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The problem with 5G

hand touching 5G phone

February’s blog was all about the introduction of 5G. Having heralded how wonderful this was going to be for us all in terms of faster broadband, we ended with the caveat that for every up there’s a down and that 5G carried with it a host of potential health problems. 

Far be it for us to in any way not support progress, especially in our own field, but it’s always worth considering the cost of such progress and how we feel about its side effects. The damage that radio waves can do to a human body has long been argued, and most of us are now prepared to take on board that it’s probably not a great idea to have a mobile phone pressed to one’s brain for several hours a day. Personally I get the start of a headache if I’m on a call for longer than 10 minutes or so, which may not in itself be bad for me but does tend to act as an alert of a potential problem. More pertinent to 5G and wireless transmitters generally is a local mountain with several of these beaming out from the top. By the time I’m within about 200m of the summit I always feel very definitely ill. Others don’t feel it as much as I do...

Why tell you about that?  Well, as mentioned, as we rush towards faster and better there’s always the risk of leaving behind or quietly shovelling under the carpet the potential downsides of progress, and 5G does have a number of these. The thing about these potential downsides is that all they carry...potential. A recent study exposed rats to nine hours of broadband type radiation a day in bursts of 10 minutes on / 10 minutes off for two years. At the end researchers found an increase in the rate of brain and heart tumours, but only when rates of radiation above Government approved levels were employed. And only in the male rats.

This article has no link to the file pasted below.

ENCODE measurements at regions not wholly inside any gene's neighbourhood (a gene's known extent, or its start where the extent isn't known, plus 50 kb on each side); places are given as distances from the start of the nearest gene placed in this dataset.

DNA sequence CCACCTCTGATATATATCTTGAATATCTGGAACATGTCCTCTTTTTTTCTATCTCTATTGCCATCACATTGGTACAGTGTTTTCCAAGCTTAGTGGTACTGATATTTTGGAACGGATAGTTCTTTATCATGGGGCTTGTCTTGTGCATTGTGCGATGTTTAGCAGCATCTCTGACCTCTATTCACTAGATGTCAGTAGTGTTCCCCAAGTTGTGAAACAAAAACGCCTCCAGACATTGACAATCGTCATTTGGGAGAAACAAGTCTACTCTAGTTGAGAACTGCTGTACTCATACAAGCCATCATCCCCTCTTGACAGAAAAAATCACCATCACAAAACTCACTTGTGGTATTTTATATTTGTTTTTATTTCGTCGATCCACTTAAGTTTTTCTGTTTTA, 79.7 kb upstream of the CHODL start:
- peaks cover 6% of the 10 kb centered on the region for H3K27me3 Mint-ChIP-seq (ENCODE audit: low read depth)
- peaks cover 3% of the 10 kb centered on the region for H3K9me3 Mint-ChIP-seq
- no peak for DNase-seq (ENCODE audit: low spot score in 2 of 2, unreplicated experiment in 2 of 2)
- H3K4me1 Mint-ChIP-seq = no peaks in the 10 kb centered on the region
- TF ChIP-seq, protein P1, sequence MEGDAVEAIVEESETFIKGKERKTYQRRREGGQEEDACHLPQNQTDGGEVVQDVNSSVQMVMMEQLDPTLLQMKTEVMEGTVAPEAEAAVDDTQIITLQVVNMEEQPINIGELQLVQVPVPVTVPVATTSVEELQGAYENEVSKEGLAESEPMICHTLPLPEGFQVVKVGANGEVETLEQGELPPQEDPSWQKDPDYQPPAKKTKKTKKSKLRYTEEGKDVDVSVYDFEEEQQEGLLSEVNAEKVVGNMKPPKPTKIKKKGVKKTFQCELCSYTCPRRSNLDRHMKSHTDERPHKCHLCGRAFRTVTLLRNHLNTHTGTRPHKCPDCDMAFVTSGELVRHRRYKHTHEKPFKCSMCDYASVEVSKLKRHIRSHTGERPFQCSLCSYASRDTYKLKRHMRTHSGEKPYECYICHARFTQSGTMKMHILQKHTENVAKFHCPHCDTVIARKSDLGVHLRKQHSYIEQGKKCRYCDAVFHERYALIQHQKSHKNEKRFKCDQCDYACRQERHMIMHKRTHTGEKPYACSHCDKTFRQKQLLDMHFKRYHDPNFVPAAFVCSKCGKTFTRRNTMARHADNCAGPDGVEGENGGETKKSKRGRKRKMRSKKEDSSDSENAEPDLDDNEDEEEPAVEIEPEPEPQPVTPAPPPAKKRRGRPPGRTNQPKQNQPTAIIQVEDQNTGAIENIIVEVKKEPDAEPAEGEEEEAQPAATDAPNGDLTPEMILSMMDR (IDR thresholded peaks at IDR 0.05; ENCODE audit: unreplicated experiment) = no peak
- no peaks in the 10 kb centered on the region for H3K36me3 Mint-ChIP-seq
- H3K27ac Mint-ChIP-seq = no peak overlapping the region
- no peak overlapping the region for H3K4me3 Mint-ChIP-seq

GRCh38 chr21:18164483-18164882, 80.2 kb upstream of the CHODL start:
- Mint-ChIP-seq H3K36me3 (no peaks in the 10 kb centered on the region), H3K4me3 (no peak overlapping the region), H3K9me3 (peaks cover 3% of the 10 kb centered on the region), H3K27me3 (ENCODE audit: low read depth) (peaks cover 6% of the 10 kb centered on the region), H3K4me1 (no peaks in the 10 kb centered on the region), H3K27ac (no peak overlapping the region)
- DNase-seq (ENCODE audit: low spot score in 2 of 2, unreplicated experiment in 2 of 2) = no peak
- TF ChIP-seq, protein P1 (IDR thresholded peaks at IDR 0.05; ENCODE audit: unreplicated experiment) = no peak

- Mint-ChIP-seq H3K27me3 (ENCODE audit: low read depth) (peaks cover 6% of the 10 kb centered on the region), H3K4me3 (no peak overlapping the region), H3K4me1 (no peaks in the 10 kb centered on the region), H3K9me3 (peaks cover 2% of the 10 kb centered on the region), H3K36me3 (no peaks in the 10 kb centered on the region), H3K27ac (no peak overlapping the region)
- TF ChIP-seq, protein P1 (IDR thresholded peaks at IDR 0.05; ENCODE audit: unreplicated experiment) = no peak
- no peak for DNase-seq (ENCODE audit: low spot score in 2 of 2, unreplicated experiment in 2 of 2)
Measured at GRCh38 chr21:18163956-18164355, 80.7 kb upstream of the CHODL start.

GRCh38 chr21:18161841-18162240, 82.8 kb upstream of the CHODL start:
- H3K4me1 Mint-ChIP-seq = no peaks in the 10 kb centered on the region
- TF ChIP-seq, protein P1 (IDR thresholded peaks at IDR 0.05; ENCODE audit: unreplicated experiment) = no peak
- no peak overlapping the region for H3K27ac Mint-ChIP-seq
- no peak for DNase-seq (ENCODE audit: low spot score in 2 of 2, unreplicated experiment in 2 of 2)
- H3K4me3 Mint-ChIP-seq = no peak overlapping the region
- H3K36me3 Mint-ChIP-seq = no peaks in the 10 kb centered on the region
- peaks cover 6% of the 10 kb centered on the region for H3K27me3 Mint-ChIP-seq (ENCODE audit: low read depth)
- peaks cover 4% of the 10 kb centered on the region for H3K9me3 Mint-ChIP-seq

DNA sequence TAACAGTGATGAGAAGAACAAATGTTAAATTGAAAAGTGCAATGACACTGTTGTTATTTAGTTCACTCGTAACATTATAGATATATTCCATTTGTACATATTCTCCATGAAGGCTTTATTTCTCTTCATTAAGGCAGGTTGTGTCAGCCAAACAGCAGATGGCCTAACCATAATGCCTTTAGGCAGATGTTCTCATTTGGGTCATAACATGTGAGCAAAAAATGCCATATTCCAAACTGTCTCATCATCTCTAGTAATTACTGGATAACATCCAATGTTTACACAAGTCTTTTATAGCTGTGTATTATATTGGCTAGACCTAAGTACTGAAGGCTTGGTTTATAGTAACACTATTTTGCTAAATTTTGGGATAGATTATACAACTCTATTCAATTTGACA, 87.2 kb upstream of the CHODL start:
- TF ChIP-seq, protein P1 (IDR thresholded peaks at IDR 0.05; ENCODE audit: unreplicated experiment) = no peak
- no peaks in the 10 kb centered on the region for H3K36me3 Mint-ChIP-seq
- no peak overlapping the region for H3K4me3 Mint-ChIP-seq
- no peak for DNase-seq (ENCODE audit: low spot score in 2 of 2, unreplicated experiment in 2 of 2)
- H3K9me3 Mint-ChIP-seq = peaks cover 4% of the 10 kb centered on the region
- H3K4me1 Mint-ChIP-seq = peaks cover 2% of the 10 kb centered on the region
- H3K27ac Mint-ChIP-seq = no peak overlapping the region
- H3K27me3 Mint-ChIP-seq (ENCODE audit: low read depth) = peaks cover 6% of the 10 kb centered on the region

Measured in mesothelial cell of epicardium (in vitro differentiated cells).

So what’s the problem?

The problem could be that 5G uses very much higher frequencies than 4G. They’re frequencies that haven’t been much used to date because they don’t carry data particularly well, unless, that is, there’s an awful lot of data transmitters involved. And that could be the source of the problem. At the moment, if you choose to avoid a transmitter because you want to avoid any risks just in case, or prefer not to live with a headache, you can. Transmitters are well spaced. Some “specialists” suggest that denser populated urban areas may need one transmitter per 12 houses. Smaller, less powerful transmitters, but a huge number of them, all close to where people live. Worth worrying about? Maybe!

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